Tuesday, July 14, 2015

Team "Beets and Pickles" IM Muskoka 70.3 Race Report

Last year when I signed up for IM Muskoka 70.3 I was CRAVING another endurance event. I was in the middle of my depression flareup and I needed a goal. Something to get me going, to make me feel that I can. Despite the fact that my body could not, but I didn't know that. A month after I signed up, I attempted to run again, and that was a beautiful disaster. Since then I've had many highs and lows, but after starting working with a physiotherapist to address the weaknesses in my body, I had to abandon the idea of putting any mileage on my legs that would create additional damage. This was the hardest decision of all and it required very painful mental workouts to LET GO.

IM Muskoka 70.3 was the one race that I was hanging on, despite knowing that I would have killed my legs if I chose to race it unprepared. But once May came and went, I had to make the decision to either ask for a partial refund or change it to a relay. At just one week from the deadline, I asked my friends on Facebook if someone was open to be in a relay with me, and to my surprise, Ken and Robin jumped in right away. None of them had an experience with the half Ironman distance, but I knew without doubt that they could do it, and do it brilliantly. And so Team "Beets and Pickle(s)" was born.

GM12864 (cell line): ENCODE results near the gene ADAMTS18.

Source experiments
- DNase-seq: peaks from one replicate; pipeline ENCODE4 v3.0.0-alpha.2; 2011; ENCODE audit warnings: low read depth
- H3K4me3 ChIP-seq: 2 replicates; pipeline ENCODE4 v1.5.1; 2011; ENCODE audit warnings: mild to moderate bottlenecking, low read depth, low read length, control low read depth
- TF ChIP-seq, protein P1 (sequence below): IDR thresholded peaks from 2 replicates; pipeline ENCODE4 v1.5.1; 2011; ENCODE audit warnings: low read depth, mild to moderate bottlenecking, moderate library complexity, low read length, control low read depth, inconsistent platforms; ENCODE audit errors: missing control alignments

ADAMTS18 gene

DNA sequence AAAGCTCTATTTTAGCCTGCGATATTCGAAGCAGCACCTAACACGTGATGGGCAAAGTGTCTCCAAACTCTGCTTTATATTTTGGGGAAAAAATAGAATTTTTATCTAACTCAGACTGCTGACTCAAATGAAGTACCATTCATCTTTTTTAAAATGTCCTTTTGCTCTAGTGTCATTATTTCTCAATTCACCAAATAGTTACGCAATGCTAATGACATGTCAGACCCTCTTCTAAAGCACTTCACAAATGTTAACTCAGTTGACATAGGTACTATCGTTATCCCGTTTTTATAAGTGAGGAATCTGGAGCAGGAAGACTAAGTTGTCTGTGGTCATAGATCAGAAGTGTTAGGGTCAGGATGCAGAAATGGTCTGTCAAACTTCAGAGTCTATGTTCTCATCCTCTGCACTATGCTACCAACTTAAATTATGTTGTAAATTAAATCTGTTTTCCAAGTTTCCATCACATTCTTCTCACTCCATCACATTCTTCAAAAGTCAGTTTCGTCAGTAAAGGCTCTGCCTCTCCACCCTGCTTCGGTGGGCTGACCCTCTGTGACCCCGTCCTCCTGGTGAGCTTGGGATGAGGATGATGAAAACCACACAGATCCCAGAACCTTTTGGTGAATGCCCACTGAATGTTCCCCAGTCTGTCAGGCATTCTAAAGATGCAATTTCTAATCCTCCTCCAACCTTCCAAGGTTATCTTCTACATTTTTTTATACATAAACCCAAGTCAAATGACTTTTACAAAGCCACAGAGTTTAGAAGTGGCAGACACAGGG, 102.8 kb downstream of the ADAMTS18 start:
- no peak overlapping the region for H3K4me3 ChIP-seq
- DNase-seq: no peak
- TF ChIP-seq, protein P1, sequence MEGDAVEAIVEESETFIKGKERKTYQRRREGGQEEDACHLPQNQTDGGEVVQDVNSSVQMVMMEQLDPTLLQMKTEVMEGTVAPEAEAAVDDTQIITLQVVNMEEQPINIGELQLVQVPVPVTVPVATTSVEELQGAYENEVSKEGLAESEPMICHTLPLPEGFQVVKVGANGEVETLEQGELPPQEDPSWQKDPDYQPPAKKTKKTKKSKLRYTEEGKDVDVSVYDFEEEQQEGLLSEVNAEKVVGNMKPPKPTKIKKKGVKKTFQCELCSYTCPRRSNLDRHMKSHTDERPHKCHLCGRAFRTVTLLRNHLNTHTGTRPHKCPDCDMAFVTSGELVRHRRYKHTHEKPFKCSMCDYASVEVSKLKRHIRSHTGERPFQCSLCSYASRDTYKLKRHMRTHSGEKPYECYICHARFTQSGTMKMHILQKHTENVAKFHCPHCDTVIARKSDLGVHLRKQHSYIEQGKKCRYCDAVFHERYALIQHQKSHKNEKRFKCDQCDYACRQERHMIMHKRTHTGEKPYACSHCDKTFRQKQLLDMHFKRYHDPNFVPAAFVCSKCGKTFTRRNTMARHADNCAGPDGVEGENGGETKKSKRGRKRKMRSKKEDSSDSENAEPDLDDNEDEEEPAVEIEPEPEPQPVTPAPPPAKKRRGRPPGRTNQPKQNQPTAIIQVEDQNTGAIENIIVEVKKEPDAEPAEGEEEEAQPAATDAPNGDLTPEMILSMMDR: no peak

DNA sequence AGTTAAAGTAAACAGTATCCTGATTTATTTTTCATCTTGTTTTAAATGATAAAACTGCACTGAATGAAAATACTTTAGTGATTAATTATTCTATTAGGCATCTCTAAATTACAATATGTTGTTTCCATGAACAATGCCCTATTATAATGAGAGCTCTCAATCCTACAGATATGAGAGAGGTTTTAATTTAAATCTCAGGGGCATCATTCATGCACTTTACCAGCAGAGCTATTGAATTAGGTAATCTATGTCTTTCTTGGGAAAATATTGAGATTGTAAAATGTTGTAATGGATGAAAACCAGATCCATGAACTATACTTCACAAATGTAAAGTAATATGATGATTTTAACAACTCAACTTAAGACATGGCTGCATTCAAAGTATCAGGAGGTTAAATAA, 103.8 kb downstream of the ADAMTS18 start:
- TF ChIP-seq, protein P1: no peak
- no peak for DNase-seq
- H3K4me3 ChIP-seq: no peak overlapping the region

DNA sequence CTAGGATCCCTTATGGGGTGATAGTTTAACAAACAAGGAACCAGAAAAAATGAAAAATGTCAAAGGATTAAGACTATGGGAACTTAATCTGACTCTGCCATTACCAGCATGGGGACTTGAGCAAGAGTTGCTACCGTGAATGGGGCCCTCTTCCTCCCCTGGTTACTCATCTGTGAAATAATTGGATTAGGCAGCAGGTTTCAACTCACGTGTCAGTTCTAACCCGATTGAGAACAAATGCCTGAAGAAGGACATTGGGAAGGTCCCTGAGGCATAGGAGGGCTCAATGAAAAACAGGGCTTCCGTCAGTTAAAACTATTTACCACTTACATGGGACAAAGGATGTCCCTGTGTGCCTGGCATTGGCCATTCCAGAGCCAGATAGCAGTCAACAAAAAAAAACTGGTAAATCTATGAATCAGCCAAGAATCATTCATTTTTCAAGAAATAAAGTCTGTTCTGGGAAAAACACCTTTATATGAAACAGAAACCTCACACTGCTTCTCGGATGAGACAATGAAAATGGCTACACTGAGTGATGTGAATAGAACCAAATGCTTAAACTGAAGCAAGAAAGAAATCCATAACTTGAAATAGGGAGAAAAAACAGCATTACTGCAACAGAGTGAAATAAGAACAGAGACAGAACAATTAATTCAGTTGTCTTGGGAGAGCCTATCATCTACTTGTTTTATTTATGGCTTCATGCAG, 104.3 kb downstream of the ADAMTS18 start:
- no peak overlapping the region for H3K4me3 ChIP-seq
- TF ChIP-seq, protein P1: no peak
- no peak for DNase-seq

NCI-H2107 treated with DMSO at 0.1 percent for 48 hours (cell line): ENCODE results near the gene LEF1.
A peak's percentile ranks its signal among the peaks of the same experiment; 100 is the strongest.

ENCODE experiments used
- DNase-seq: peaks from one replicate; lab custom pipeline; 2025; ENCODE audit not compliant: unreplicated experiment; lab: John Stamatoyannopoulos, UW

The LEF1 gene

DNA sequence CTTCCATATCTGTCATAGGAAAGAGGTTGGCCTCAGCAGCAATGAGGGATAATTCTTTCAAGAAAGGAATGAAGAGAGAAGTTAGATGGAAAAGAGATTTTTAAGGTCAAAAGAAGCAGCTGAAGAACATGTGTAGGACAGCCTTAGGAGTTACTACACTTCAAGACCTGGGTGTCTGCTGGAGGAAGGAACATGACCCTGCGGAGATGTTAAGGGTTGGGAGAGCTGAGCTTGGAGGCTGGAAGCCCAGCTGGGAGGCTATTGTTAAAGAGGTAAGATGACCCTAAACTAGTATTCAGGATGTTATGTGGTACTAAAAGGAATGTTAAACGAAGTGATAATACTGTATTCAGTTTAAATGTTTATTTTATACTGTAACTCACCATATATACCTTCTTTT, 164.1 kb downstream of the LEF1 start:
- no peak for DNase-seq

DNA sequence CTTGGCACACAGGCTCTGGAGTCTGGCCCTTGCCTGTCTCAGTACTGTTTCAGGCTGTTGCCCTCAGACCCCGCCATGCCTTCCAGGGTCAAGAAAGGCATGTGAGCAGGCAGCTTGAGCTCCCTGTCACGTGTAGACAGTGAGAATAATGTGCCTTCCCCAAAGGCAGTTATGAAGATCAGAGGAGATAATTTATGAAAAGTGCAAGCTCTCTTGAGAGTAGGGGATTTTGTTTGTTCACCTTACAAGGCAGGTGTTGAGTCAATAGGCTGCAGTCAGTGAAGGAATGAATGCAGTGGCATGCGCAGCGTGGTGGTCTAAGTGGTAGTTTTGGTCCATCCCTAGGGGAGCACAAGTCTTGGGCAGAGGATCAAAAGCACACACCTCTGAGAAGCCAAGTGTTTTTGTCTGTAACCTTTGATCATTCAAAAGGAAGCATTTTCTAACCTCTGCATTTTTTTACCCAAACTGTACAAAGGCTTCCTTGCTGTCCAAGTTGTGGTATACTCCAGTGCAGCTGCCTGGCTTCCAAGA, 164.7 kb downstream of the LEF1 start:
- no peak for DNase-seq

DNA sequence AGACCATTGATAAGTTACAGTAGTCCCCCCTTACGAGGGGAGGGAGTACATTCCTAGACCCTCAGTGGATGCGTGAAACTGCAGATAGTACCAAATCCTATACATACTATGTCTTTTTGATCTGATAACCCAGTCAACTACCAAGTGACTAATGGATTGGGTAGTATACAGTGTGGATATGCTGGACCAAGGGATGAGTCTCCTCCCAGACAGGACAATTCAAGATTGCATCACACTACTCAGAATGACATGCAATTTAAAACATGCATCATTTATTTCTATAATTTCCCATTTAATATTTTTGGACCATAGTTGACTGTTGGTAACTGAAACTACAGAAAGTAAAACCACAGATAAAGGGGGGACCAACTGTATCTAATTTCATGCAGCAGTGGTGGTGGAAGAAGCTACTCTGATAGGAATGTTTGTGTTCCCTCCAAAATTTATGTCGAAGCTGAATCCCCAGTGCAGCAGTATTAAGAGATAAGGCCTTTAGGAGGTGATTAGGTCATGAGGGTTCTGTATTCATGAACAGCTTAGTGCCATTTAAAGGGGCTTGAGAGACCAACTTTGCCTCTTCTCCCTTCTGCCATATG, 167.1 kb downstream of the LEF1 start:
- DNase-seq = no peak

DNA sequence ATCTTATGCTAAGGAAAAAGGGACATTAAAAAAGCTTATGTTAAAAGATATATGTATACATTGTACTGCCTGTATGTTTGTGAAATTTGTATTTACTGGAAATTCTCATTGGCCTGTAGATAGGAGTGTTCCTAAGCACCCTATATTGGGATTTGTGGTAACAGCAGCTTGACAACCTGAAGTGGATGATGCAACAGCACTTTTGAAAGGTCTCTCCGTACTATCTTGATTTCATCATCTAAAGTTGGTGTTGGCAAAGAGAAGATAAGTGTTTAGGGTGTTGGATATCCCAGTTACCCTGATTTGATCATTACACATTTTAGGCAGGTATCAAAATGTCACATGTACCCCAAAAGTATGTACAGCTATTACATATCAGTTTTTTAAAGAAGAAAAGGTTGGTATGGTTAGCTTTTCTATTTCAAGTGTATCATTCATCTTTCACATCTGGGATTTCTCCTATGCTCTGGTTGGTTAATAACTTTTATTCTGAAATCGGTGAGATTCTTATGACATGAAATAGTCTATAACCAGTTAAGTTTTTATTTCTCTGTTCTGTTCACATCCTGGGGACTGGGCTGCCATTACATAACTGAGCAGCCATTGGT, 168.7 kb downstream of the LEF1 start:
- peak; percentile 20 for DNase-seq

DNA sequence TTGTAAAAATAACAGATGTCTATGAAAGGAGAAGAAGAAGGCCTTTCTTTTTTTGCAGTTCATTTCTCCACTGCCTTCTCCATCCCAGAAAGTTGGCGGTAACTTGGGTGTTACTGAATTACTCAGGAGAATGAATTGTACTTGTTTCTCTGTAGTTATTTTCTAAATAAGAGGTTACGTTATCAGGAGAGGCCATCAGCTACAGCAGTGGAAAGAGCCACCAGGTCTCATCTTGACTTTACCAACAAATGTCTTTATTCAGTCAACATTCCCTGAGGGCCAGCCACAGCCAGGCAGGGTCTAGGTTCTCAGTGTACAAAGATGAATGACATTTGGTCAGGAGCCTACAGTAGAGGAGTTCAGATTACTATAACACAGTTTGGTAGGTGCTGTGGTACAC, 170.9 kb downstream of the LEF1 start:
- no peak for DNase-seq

The excitement grew as the weeks went on, but for once my race anxiety remained low. A 2km swim? Bring it on! I started swimming in open water more regularly and noticed my times improve significantly. I was secretly hoping that I maybe, just maybe, I would be able to PR this leg. Either way, it was going to be fun because I love, love, love open water swims. Insert all exclamation marks here.

We went to Muskoka on Friday because Zin and I chose to make it a mini vacation. We also needed some time away to relax before the race and thankfully, Canada Day cooperated with our plans and gave us the opportunity of taking 2 vacation days to make it a 5 days break. Hello Muskoka!!
On Saturday we met with Phaedra, her husband, her friends Heather and Dave, and Louis from our FMCT club to go on a short bike ride. I ended riding 1.5h on the Muskoka hills, pretty much at race pace. At first, out of necessity because all these folks were a lot faster than me, then solo because I could not keep up with them and they turned around earlier anyway. I was the only one not racing, so it made sense that I pushed a few extra mile(s).
I found them again at the end of my ride, as they were watching the parade in downtown Huntsville.
For lunch we met with Robin and unfortunately had one of the most disappointing restaurant experiences ever. The food was mediocre, it took forever to get served and it was definitely not appropriate for our appetites. But we had front seats to the city's celebrations, so that explained the inflated prices.